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Editor's Desk:
Translation Is Important

Telepathy, universal translators, and other convenient tricks allow our favorite science fiction characters to bypass the inherent problems in communicating across multiple languages. It’s a simple shortcut and recognizable trope that allows the author to keep the story moving. We often have trouble with the language barriers among our fellow humans, so it’s not hard to imagine how much could go wrong between species.

The way we address language and communication in science fiction has been bouncing around in my head a lot lately. Wouldn’t it be nice to have a magical device to solve this problem? Sure, we have things like Google Translate and they can be quite helpful, but it’s still communication on a very childlike level. Machine translation doesn’t understand the context or cultural references. That might be acceptable for bookshelf assembly instructions, but it would completely strip a story of its strengths.

Stories require someone who is intimately familiar with the language, culture, and storytelling. I’ve often said that I think a good translator has to empathize with the writer they are translating or the story could suffer. These complications—and the addition expense of translation—have left most English-speaking markets isolated from science fiction happening in other languages.

I’ve always felt like we were missing out on something.

In the last few years, I’ve had the privilege to work with two excellent writers who also happen to be translators: Ken Liu and John Chu. It’s thanks to their efforts that we’ve been able to publish several Chinese translations over the last few years. Those rewarding experiences led to our partnership with Storycom and last month’s successful Kickstarter campaign to regularly publish stories from other languages.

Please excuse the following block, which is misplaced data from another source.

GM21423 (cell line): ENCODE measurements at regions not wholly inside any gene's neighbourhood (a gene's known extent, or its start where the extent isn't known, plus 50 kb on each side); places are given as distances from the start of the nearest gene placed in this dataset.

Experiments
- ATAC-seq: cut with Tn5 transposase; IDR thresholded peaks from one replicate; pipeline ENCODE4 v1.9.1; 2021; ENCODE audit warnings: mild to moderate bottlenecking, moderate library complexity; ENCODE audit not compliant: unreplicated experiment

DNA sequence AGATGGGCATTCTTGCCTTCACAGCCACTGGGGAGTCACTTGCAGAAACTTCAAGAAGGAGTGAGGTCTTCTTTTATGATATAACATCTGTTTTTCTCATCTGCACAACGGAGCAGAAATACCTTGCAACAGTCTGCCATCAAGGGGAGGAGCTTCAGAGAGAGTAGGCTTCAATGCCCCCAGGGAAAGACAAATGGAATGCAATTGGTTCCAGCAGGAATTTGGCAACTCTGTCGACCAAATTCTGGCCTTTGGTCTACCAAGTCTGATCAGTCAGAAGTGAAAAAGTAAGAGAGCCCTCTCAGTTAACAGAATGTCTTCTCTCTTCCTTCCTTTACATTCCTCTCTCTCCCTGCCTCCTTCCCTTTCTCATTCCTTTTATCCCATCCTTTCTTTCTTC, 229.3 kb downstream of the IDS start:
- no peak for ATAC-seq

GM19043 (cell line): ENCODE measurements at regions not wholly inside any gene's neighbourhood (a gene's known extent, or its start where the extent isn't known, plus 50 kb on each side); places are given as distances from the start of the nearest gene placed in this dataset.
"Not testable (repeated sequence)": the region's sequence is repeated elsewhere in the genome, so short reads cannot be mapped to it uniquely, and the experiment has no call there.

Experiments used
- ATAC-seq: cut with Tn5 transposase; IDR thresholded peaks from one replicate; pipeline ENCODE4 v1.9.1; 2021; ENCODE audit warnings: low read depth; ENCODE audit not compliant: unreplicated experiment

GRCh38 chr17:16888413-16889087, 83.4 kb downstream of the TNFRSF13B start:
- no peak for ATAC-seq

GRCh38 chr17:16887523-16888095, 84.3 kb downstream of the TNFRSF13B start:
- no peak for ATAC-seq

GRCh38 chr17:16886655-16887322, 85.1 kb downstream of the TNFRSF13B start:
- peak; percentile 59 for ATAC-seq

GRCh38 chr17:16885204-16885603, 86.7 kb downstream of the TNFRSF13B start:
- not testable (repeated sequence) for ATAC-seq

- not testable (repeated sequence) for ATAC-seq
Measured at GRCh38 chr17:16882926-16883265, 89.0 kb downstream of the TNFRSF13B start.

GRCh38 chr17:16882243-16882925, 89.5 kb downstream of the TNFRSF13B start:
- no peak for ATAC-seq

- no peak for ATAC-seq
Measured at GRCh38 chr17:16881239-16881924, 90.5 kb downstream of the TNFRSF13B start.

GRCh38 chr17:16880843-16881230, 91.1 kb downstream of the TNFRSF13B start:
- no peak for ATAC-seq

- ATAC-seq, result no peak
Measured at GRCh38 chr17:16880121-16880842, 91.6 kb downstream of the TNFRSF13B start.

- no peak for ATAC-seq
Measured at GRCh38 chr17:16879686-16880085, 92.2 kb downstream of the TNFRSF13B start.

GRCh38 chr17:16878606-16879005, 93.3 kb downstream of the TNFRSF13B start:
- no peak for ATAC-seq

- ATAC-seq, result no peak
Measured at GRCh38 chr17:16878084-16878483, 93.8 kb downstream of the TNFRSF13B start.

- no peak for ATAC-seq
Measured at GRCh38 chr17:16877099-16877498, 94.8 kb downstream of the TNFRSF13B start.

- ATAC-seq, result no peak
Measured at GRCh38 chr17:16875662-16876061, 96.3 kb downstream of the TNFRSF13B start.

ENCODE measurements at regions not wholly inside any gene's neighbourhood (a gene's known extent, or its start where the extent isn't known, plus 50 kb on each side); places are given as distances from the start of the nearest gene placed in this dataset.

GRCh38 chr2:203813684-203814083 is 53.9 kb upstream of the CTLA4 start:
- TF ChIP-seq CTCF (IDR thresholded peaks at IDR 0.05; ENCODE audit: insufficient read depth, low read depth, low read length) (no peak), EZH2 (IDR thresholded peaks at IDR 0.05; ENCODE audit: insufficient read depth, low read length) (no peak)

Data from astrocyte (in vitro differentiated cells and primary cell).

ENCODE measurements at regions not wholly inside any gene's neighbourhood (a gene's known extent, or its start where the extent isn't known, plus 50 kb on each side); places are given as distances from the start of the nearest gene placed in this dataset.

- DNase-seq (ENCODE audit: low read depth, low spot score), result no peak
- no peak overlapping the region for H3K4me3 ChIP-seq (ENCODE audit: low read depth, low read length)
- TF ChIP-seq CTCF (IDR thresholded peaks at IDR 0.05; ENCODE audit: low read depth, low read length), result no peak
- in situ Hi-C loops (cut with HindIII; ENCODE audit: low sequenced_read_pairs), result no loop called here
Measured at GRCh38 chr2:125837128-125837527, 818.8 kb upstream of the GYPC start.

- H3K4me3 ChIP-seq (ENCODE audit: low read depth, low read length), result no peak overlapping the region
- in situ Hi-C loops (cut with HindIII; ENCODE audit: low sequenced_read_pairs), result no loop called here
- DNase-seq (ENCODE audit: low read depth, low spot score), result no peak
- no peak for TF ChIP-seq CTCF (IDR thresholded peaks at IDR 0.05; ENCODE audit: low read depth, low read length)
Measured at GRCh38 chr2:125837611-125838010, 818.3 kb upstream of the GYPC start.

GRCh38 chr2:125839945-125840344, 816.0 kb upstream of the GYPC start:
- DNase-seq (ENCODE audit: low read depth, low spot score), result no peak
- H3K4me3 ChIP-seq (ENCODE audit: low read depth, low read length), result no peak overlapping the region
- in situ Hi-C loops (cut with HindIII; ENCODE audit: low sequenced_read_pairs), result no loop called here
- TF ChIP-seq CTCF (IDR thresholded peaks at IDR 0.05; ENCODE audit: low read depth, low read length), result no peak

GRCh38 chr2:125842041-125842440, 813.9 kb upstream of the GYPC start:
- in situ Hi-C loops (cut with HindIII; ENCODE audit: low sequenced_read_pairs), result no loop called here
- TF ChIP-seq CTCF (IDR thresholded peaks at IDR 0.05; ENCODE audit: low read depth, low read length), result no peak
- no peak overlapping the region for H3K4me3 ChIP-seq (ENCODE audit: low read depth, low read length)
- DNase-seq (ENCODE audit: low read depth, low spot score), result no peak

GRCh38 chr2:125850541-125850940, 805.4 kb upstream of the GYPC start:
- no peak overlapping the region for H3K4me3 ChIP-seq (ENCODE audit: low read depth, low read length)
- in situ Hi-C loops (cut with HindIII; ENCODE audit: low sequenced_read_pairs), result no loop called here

This January, we’ll publish the first of many Chinese translations—every other month for the first six months and every month after that—as a supplement to our regular content!

I’m absolutely overjoyed by the warm reception our plans received from readers and other parts of our community. While the focus of this project was Chinese science fiction, we never intended to stop there. Thanks to some generous support, it won’t. I am very pleased to say that we’ve been able to establish a small translation fund to help us secure stories from even more languages. We don’t have a solid timetable for those stories, but during the last month, we’ve heard from many translators and fans from around the world. From that base, we’ll build the infrastructure we need to get that project running.

Along those lines, a reader asked me why we decided to go with a regular feature over a special issue or anthology. It’s a good question, particularly in light of how fashionable the latter has become in recent years. While I don’t think there is anything wrong with special issues, I’m not a big fan of the one-and-done model of promoting a cause. They might make a big splash and generate some warm fuzzies, but months later, it’s largely forgotten.

I want translations to become something normal. They shouldn’t stand out or be special because of where they originate. Regularly publishing stories from other parts of the world is the best way to do that. If something is important, make it part of who you are.

This is important. It will be part of who we are. No gimmicks. Just stories.

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ISSUE 98, November 2014

dover
 

more human
 

Curses of Scale

ABOUT THE AUTHOR

Neil Clarke

Neil Clarke is the editor of Clarkesworld Magazine, Forever Magazine, and Upgraded; owner of Wyrm Publishing; and a five-time Hugo Award Nominee for Best Editor (short form). His latest anthologies are Galactic Empires and The Best Science Fiction of the Year: Volume Two. An android anthology, More Human Than Human is scheduled for publication in late 2017. He currently lives in NJ with his wife and two children.

WEBSITE

neil-clarke.com

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